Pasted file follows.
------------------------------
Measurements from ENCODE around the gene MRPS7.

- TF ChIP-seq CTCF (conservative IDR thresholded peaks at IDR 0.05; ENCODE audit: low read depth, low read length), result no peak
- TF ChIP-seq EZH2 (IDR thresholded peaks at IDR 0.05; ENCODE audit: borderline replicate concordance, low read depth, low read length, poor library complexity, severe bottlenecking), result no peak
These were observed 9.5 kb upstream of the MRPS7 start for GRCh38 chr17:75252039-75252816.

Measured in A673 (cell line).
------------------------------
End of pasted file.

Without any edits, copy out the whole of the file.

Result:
Measurements from ENCODE around the gene MRPS7.

- TF ChIP-seq CTCF (conservative IDR thresholded peaks at IDR 0.05; ENCODE audit: low read depth, low read length), result no peak
- TF ChIP-seq EZH2 (IDR thresholded peaks at IDR 0.05; ENCODE audit: borderline replicate concordance, low read depth, low read length, poor library complexity, severe bottlenecking), result no peak
These were observed 9.5 kb upstream of the MRPS7 start for GRCh38 chr17:75252039-75252816.

Measured in A673 (cell line).